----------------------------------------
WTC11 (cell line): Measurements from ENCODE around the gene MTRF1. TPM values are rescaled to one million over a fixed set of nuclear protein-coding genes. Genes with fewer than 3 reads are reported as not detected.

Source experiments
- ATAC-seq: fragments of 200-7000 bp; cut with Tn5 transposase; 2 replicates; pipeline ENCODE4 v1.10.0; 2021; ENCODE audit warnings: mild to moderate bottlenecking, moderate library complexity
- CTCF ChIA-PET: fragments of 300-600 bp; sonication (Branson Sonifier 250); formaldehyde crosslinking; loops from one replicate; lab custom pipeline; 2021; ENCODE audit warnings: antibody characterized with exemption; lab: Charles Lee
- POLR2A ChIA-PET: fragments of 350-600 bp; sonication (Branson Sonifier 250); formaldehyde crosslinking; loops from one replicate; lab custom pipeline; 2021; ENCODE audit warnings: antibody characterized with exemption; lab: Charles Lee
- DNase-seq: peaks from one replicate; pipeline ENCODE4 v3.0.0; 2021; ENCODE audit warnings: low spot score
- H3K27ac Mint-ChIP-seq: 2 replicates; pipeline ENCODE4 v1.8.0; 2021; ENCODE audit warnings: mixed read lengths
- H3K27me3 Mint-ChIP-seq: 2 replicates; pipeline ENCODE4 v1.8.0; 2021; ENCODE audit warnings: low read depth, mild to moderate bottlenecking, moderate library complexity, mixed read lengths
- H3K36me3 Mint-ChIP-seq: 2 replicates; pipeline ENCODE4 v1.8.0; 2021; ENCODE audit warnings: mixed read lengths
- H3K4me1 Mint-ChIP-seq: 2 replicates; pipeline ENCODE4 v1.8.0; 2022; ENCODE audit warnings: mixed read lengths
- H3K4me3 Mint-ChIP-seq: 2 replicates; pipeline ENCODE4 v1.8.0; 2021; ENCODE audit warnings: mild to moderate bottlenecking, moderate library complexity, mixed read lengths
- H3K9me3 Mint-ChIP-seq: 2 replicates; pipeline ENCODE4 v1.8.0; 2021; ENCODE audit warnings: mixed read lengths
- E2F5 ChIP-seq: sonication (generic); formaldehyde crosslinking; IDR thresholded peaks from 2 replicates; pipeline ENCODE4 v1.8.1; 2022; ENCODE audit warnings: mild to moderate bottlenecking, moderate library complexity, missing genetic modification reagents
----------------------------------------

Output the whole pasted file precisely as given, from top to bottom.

WTC11 (cell line): Measurements from ENCODE around the gene MTRF1. TPM values are rescaled to one million over a fixed set of nuclear protein-coding genes. Genes with fewer than 3 reads are reported as not detected.

Source experiments
- ATAC-seq: fragments of 200-7000 bp; cut with Tn5 transposase; 2 replicates; pipeline ENCODE4 v1.10.0; 2021; ENCODE audit warnings: mild to moderate bottlenecking, moderate library complexity
- CTCF ChIA-PET: fragments of 300-600 bp; sonication (Branson Sonifier 250); formaldehyde crosslinking; loops from one replicate; lab custom pipeline; 2021; ENCODE audit warnings: antibody characterized with exemption; lab: Charles Lee
- POLR2A ChIA-PET: fragments of 350-600 bp; sonication (Branson Sonifier 250); formaldehyde crosslinking; loops from one replicate; lab custom pipeline; 2021; ENCODE audit warnings: antibody characterized with exemption; lab: Charles Lee
- DNase-seq: peaks from one replicate; pipeline ENCODE4 v3.0.0; 2021; ENCODE audit warnings: low spot score
- H3K27ac Mint-ChIP-seq: 2 replicates; pipeline ENCODE4 v1.8.0; 2021; ENCODE audit warnings: mixed read lengths
- H3K27me3 Mint-ChIP-seq: 2 replicates; pipeline ENCODE4 v1.8.0; 2021; ENCODE audit warnings: low read depth, mild to moderate bottlenecking, moderate library complexity, mixed read lengths
- H3K36me3 Mint-ChIP-seq: 2 replicates; pipeline ENCODE4 v1.8.0; 2021; ENCODE audit warnings: mixed read lengths
- H3K4me1 Mint-ChIP-seq: 2 replicates; pipeline ENCODE4 v1.8.0; 2022; ENCODE audit warnings: mixed read lengths
- H3K4me3 Mint-ChIP-seq: 2 replicates; pipeline ENCODE4 v1.8.0; 2021; ENCODE audit warnings: mild to moderate bottlenecking, moderate library complexity, mixed read lengths
- H3K9me3 Mint-ChIP-seq: 2 replicates; pipeline ENCODE4 v1.8.0; 2021; ENCODE audit warnings: mixed read lengths
- E2F5 ChIP-seq: sonication (generic); formaldehyde crosslinking; IDR thresholded peaks from 2 replicates; pipeline ENCODE4 v1.8.1; 2022; ENCODE audit warnings: mild to moderate bottlenecking, moderate library complexity, missing genetic modification reagents